SBNF Noxious Weeds

See below HTML representation of USFS document on agressive weed life threatening native plant life.

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Tamarisk or Salt Cedar (Tamarix ramosissima)
Tamarisk uses so much water that it can increase the salt content of the soil, rendering the soil inhospitable to native plant species. It uses more water than comparable native plant communities and dries up springs, wetlands, riparian areas and small streams by lowering surface water tables.
Spanish Broom (Spartium junceum)
This species is capable of crowding out desirable native plants and habitats. Spanish broom is considered a potential fire hazard in California, when mature plants form dense, woody undergrowth in hard to reach, hilly areas. All parts of the plant are poisonous if eaten. Mature Spanish broom is extremely difficult to remove. It is primarily spread by vehicles and should be watched for along all roads and trails.
Dalmatian Toadflax (Linaria
genistifolia ssp. damatica)
Dalmatian toadflax is an aggressive invader of disturbed areas such as roadsides, fences, rangelands, croplands, clear cuts, and pastures. It can reduce native grass production by 2.5 times. This invasive is extremely difficult to eradicate.
Russian Thistle or Tumbleweed (Salsola
Russian thistle grows in open disturbed areas. At maturity the adult plant detaches and becomes “tumbleweed.” It has been reported that prairie wildfires can spread rapidly when ignited balls of burning Russian thistle blow through grasslands. Russian thistle is a major problem along the California aqueduct where it can interfere with water delivery and pumping systems.
Yellow Star thistle (Centaurea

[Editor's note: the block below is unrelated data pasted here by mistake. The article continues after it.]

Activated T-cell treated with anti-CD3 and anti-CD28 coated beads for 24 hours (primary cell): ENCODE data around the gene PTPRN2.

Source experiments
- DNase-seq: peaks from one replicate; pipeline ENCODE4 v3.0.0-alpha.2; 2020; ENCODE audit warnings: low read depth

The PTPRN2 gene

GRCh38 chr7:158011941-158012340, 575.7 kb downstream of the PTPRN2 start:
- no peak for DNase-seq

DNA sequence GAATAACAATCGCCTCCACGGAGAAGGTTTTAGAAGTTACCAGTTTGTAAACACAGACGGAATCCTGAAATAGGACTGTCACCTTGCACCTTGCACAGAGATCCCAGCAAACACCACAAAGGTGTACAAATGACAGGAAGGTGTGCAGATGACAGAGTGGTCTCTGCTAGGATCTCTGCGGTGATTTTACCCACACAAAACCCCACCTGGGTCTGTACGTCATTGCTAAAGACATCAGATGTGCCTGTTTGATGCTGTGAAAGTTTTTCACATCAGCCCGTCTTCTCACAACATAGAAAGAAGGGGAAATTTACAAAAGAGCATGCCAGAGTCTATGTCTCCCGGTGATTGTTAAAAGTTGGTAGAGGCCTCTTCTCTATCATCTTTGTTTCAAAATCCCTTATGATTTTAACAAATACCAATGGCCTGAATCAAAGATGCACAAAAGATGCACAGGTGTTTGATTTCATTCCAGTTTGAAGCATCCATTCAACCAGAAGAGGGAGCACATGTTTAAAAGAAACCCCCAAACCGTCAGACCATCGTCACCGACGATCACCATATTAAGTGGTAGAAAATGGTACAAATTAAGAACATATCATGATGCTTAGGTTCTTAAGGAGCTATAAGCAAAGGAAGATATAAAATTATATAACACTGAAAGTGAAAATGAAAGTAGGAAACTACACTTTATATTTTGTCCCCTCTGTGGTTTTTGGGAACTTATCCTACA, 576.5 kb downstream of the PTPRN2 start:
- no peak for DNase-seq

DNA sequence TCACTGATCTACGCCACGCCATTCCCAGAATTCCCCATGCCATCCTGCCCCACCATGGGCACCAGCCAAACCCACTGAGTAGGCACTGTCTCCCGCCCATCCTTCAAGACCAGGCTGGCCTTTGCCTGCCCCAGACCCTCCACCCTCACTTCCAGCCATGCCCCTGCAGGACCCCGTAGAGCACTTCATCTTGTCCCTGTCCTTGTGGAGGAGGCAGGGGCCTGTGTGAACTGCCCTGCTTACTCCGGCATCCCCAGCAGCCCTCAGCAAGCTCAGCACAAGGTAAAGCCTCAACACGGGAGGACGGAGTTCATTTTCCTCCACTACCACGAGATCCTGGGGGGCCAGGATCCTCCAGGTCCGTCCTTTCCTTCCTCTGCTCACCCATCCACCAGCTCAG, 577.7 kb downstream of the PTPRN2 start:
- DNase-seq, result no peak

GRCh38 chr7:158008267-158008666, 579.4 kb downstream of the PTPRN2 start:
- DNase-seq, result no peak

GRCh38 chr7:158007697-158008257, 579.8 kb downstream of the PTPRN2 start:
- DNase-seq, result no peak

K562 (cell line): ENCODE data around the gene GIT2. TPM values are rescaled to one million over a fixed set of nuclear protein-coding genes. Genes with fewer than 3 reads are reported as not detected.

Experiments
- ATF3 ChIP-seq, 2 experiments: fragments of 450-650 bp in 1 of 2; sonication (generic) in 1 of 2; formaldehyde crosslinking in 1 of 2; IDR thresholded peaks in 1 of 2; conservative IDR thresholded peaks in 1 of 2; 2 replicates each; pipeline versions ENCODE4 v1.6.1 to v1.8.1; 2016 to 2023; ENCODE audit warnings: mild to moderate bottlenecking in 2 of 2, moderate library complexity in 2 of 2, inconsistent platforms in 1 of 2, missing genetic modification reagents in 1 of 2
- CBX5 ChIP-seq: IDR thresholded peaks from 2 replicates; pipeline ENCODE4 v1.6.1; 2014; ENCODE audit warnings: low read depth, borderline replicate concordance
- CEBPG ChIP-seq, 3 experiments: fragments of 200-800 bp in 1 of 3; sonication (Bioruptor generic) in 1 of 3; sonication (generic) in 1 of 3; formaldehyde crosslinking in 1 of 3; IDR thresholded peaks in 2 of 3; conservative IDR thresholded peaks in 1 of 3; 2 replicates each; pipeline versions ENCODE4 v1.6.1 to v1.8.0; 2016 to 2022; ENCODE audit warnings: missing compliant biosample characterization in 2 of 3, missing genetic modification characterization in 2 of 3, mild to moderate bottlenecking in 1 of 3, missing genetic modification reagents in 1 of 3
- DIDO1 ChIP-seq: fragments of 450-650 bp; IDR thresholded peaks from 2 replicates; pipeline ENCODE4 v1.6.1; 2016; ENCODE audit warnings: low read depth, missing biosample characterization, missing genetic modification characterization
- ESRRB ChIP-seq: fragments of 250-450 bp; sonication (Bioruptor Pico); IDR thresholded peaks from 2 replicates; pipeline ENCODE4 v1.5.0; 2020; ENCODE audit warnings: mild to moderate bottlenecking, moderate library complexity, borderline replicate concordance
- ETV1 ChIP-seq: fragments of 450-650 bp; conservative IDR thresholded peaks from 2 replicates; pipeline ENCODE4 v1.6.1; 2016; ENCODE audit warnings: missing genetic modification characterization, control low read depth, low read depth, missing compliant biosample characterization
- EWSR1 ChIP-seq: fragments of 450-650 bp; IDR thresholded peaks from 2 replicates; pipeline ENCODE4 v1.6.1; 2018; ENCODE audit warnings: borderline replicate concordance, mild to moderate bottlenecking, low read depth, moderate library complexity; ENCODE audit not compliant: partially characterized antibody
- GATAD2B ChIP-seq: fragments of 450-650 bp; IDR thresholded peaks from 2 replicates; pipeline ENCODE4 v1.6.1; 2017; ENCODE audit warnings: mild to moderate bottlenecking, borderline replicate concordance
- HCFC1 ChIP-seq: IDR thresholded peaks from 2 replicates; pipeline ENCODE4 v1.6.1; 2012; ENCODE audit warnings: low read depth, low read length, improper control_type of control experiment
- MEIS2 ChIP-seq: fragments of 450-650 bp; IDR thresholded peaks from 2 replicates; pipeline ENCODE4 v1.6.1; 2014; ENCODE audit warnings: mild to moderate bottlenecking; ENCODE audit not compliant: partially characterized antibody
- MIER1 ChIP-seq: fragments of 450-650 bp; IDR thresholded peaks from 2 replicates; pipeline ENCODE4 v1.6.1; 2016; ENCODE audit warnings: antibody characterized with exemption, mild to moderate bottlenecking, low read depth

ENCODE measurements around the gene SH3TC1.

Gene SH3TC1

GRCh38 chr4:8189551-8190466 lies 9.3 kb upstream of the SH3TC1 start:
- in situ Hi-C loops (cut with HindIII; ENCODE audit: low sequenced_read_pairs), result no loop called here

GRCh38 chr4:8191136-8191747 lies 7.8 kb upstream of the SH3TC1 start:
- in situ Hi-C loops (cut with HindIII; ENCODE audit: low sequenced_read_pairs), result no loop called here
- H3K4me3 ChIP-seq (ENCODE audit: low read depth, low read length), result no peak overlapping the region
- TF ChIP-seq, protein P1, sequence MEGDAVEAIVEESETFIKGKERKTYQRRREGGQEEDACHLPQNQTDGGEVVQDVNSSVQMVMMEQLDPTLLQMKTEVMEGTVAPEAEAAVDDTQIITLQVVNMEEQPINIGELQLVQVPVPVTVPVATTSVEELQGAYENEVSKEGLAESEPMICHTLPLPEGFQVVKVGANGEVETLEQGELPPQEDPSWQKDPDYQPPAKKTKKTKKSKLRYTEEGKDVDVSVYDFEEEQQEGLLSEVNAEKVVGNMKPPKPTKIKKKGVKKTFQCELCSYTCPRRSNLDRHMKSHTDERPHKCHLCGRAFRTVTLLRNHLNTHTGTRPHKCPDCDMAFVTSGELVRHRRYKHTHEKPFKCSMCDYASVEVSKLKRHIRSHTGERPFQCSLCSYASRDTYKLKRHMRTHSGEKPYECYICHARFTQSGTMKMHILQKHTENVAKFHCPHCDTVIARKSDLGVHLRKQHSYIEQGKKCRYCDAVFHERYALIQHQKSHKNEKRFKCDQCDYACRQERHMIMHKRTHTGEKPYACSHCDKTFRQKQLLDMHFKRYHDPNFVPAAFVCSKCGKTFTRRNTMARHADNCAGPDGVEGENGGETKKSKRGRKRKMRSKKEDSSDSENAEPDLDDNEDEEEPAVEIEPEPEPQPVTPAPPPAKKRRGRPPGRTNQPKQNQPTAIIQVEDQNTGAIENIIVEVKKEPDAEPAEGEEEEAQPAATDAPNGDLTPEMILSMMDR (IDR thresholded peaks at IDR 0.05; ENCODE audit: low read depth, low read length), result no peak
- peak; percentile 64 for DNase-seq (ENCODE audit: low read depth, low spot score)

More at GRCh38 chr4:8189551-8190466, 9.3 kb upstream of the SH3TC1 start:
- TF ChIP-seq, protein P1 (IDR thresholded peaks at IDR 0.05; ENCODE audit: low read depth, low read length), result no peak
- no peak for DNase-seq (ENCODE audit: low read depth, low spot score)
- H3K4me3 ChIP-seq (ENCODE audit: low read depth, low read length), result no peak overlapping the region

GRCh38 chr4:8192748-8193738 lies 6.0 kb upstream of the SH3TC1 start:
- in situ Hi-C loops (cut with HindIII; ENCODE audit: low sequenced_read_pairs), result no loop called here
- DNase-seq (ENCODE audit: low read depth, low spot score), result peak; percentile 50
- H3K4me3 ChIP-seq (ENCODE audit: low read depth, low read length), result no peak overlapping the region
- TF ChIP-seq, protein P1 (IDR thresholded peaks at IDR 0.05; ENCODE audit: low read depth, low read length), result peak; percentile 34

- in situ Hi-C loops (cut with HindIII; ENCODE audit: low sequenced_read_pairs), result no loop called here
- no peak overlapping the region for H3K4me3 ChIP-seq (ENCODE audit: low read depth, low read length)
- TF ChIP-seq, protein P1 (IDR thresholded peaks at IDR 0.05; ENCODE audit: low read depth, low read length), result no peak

Yellow Star thistle has invaded the western United States through contaminated feed and seed, and continues to spread across distrurbed areas and along roads and trainl. It crowds out native species and is toxic to horses. The San Bernardino National Forest had successfully eradicated this species, but recently a new patch was discovered. Keep an eye for this one and let’s continue to keep it away! A look-alike weed called Tocolote (Centaurea melitensis), which has shorter ‘spikes’, is common across the front country.
Sweet Pea (Lathyrus latifolius)
Sweet Pea is a domestic ornamental escapee and has established along the shore of Big Bear Lake. When it invades an area it out competes native plants which provide habitat for native wildlife species.
Spotted Knapweed (Centaurea maculosa)
Spotted Knapweed aggressively invades open lands, roadsides and recreation areas. Get to know this plant and keep your eyes peeled for it!
Why does it matter?

Invasive plants are species that aggressively compete with and displace native plant communities. Non-native invasive plants impact ecosystems in every state in the United States. The result can be loss and destruction of forage and habitat for wildlife, loss of available grazing land, diminished land values, lost forest productivity, reduced groundwater levels, soil degradation, increased risk of devastating wildfires, and diminished recreational enjoyment. Although certain plants pecies were introduced in the United States for erosion control or ornamental purposes, many now invade thousands of acres per year. Today, entire ecosystems are experiencing the detrimental impact of invasive and noxious weeds. Invasive species are identified as one of the main threats to National Forest System Lands.

What Can I Do to Help?

  • Report to your local Forest Service station the location of any target weeds observed.
  • If you pull the weeds, in coordination with the Forest Service, place them in a plastic bag that can be tightly sealed before disposing of it with municipal trash (not green waste or compost).
  • In some cases, wash all equipment and vehicles before and after going into infested areas.
  • Join your local WMA (Weed Management Area) team.

You may download a printable version of the above document here.

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